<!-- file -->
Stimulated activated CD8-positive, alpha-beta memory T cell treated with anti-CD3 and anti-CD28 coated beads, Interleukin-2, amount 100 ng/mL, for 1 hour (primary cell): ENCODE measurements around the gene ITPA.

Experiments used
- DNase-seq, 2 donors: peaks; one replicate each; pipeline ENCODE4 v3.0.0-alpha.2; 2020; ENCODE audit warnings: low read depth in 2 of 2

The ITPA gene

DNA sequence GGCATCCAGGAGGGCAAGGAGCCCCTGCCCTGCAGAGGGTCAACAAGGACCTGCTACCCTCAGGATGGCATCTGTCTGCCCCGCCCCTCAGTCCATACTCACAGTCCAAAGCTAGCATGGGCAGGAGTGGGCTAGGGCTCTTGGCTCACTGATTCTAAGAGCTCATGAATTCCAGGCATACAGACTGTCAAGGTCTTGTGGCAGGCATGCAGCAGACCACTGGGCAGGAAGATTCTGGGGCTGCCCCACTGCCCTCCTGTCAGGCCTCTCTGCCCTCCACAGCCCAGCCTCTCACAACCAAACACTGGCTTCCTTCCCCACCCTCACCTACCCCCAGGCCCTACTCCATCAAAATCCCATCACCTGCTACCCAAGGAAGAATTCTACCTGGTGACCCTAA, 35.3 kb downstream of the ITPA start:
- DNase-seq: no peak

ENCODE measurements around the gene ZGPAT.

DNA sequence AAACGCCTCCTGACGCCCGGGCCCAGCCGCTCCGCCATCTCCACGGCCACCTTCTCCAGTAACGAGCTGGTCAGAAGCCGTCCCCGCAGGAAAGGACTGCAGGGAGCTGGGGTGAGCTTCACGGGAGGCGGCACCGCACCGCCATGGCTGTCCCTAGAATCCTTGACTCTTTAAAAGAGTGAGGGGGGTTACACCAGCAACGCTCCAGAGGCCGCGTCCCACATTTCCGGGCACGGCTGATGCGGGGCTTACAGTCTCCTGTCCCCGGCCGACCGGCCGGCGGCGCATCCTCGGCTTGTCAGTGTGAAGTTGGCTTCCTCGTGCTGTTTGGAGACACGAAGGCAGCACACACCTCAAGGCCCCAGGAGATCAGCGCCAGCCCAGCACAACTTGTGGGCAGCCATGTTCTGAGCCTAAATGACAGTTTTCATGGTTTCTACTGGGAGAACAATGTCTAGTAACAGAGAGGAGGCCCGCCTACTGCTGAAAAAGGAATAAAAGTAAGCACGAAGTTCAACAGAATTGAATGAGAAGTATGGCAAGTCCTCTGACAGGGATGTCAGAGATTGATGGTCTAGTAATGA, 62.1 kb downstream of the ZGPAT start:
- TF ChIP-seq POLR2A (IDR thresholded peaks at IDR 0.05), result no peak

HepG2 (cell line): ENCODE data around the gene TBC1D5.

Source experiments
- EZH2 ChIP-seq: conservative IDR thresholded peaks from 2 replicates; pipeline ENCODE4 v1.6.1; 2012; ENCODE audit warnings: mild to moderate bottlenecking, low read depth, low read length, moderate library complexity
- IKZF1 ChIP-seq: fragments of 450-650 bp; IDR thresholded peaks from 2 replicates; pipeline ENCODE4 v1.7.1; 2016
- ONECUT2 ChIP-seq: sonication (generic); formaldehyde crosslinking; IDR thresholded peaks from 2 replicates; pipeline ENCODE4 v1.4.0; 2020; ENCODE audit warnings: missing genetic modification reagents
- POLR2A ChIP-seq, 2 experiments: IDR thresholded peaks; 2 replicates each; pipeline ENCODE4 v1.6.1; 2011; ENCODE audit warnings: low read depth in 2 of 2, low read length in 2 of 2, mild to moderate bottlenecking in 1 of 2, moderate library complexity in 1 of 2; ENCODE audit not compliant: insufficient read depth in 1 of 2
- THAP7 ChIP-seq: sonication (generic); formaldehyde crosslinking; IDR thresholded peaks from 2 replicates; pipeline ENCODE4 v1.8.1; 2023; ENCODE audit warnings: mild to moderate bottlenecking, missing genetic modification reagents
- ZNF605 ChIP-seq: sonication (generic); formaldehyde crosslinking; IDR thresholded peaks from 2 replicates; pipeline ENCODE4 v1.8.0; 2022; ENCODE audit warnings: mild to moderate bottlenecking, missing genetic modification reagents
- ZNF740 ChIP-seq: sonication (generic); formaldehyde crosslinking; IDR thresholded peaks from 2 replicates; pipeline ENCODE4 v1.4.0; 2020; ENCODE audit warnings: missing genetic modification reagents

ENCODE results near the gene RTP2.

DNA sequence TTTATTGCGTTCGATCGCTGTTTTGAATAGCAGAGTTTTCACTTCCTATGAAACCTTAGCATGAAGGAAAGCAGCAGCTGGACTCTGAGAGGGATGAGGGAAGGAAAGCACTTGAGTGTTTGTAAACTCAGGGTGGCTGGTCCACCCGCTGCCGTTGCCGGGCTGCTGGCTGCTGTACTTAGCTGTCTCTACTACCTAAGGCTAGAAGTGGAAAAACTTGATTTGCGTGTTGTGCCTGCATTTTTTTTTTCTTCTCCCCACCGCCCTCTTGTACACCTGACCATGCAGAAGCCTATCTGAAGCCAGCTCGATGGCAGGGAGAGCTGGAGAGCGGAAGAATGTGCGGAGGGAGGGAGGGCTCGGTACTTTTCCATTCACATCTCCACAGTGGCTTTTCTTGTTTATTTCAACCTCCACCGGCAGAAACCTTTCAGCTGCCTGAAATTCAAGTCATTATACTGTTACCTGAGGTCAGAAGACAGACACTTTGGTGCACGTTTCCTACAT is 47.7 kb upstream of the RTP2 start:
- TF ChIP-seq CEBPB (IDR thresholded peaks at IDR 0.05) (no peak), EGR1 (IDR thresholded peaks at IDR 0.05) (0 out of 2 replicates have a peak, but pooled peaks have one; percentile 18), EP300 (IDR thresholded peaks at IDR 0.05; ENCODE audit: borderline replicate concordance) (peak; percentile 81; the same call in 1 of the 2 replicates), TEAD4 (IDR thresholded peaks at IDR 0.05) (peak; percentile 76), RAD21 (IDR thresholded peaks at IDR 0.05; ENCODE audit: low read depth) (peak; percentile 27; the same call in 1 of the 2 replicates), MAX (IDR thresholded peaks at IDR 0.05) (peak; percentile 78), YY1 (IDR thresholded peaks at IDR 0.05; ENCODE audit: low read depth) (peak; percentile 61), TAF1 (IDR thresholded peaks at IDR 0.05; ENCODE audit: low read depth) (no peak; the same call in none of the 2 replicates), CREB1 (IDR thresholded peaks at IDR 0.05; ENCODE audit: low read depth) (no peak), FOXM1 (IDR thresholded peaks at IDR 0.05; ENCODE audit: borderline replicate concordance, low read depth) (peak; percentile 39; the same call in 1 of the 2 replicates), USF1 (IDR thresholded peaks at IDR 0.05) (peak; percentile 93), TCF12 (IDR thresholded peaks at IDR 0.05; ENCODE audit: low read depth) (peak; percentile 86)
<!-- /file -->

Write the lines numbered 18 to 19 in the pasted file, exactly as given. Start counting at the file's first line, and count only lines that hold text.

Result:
- ZNF740 ChIP-seq: sonication (generic); formaldehyde crosslinking; IDR thresholded peaks from 2 replicates; pipeline ENCODE4 v1.4.0; 2020; ENCODE audit warnings: missing genetic modification reagents

ENCODE results near the gene RTP2.